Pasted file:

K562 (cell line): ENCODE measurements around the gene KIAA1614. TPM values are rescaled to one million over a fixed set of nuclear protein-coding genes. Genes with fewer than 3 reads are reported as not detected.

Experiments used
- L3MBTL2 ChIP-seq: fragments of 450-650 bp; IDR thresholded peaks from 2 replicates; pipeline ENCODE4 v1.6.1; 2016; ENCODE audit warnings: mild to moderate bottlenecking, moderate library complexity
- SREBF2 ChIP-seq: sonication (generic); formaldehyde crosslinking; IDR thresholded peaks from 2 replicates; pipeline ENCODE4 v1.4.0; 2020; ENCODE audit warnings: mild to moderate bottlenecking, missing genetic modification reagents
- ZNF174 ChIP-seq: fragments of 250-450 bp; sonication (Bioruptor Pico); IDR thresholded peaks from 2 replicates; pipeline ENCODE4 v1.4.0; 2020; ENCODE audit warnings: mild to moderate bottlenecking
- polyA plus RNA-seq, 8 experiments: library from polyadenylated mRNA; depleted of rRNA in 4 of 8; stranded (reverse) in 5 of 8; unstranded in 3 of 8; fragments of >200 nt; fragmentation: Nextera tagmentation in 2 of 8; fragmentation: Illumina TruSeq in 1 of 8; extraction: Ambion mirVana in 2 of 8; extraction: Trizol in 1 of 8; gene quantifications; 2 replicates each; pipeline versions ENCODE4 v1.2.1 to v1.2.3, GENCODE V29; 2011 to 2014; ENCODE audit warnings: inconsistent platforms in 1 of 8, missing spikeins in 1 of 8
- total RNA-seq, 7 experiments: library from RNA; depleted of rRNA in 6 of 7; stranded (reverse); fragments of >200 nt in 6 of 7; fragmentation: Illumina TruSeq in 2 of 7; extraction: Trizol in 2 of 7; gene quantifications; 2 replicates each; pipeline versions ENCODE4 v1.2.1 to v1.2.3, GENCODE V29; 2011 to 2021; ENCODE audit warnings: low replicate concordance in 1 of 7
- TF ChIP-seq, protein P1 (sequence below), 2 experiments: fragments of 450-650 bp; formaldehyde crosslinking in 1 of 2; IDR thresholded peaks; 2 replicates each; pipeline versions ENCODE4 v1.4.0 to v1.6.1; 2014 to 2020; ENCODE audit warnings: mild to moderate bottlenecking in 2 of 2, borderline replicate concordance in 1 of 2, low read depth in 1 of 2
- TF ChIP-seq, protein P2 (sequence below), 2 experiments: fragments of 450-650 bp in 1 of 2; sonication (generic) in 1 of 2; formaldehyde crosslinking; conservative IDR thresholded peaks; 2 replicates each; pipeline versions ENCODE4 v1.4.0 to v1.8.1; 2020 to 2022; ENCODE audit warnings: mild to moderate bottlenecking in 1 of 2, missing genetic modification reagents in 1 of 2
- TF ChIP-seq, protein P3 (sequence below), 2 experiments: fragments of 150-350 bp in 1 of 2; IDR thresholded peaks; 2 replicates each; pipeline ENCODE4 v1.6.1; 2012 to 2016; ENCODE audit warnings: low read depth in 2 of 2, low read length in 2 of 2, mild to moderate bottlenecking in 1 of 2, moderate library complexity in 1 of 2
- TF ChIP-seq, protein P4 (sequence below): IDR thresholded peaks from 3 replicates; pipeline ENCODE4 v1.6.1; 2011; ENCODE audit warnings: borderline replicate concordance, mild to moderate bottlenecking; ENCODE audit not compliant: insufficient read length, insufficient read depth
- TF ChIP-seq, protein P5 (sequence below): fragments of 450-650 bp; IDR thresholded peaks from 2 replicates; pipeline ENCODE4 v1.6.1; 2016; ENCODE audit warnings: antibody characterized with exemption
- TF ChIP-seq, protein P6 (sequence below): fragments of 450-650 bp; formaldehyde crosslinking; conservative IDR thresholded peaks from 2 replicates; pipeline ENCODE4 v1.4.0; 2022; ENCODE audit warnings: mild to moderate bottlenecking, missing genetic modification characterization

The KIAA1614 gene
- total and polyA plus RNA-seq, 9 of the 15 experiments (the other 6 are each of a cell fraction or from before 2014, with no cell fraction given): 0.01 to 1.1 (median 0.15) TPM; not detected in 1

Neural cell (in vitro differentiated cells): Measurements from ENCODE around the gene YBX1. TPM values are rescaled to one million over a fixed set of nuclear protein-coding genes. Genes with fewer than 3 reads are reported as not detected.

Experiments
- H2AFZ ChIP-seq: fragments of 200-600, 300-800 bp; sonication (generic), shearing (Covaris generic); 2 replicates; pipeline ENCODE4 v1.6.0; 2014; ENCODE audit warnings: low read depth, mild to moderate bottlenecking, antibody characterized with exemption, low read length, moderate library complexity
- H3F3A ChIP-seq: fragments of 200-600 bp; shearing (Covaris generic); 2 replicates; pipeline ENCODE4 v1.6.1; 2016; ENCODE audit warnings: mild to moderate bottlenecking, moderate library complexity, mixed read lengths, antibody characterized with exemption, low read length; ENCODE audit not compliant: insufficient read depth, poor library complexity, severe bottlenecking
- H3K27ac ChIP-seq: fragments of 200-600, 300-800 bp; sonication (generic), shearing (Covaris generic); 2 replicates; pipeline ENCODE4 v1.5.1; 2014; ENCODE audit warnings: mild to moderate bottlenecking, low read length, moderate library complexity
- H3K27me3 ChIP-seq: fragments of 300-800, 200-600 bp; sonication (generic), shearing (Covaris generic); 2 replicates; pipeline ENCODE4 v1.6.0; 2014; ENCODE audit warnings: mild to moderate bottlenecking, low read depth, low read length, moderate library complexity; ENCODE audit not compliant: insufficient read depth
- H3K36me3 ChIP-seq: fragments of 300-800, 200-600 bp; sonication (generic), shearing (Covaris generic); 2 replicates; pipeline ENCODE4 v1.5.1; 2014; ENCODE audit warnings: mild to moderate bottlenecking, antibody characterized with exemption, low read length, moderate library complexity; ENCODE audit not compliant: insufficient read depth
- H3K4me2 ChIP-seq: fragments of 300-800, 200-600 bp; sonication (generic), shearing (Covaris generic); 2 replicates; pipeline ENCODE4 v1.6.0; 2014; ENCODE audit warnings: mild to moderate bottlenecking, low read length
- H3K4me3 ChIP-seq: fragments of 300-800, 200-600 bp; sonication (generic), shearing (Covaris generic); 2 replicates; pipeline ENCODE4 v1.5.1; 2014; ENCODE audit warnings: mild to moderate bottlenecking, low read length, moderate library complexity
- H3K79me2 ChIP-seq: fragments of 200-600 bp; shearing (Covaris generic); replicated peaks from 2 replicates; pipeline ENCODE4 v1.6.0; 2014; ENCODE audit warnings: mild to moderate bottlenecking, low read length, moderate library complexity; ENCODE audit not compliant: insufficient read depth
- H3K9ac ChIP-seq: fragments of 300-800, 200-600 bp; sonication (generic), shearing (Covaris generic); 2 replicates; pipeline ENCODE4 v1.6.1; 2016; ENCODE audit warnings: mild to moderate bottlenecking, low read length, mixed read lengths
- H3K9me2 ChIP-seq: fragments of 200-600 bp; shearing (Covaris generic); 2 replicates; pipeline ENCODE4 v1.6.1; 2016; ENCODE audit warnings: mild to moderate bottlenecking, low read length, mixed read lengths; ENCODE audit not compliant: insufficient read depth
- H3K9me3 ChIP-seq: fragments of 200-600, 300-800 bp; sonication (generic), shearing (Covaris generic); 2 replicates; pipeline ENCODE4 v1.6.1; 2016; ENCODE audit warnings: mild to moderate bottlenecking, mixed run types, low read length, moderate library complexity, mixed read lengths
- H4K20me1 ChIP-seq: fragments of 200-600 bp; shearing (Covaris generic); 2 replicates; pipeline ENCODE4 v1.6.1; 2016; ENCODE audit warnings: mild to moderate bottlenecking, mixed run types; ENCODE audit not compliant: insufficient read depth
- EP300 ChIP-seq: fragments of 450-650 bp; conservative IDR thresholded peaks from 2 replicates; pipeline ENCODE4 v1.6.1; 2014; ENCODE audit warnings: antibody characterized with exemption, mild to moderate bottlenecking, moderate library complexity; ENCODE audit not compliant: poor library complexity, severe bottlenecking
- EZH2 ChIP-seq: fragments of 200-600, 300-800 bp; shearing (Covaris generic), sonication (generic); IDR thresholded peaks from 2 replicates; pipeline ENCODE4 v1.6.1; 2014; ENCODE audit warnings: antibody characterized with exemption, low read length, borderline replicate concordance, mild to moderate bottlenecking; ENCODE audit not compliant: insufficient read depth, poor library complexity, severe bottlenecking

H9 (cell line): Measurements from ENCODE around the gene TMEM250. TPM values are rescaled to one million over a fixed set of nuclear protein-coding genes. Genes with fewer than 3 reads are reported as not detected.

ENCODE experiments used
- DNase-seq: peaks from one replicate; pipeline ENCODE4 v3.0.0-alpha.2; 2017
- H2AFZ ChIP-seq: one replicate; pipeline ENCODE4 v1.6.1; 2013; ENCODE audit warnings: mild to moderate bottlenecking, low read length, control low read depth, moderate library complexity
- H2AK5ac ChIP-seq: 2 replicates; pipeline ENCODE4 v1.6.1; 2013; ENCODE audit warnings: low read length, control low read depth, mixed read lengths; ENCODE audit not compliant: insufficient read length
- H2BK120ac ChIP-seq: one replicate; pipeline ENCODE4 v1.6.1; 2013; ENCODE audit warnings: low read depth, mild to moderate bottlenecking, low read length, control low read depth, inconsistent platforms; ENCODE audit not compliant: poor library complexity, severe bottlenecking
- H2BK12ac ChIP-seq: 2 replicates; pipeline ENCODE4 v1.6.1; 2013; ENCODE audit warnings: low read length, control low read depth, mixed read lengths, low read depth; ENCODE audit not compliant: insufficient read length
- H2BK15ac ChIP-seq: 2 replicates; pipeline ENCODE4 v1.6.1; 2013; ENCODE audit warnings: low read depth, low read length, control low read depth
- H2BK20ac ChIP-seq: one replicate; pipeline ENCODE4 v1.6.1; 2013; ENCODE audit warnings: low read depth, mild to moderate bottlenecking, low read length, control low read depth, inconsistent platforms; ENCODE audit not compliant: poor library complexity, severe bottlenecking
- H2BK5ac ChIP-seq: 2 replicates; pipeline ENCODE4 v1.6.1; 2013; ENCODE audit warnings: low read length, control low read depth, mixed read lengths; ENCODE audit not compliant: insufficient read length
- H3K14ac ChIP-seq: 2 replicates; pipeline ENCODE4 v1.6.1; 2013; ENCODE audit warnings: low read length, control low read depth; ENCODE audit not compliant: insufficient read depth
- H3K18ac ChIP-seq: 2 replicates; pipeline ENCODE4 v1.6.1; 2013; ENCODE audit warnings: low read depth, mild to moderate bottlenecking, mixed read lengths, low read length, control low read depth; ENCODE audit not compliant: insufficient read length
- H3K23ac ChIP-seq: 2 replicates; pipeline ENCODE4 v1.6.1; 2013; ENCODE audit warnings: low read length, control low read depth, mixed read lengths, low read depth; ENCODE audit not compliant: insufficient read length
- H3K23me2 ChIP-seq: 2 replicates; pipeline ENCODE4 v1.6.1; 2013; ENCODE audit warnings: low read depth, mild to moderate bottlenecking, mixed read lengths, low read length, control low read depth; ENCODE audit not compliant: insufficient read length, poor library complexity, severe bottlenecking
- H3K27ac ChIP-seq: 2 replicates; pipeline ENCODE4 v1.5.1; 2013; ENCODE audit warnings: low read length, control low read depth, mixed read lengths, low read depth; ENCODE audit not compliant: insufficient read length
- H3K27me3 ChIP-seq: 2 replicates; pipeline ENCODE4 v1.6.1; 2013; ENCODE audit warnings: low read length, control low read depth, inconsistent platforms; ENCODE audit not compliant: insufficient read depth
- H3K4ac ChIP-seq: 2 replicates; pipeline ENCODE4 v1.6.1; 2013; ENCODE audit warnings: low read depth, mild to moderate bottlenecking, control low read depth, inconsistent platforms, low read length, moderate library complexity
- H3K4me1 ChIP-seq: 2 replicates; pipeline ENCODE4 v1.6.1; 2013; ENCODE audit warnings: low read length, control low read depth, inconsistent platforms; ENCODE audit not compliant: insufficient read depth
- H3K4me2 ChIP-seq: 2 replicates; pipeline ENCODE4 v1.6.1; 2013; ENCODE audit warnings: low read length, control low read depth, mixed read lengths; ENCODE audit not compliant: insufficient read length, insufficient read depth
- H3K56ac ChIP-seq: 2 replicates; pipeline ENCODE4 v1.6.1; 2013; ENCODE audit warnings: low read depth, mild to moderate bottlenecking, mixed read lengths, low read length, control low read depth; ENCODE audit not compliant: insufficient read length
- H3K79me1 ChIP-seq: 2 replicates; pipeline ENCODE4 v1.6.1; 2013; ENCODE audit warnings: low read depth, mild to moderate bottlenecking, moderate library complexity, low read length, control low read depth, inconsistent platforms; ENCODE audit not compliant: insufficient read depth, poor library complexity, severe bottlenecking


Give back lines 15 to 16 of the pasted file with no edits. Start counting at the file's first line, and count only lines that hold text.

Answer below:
- total and polyA plus RNA-seq, 9 of the 15 experiments (the other 6 are each of a cell fraction or from before 2014, with no cell fraction given): 0.01 to 1.1 (median 0.15) TPM; not detected in 1

Neural cell (in vitro differentiated cells): Measurements from ENCODE around the gene YBX1. TPM values are rescaled to one million over a fixed set of nuclear protein-coding genes. Genes with fewer than 3 reads are reported as not detected.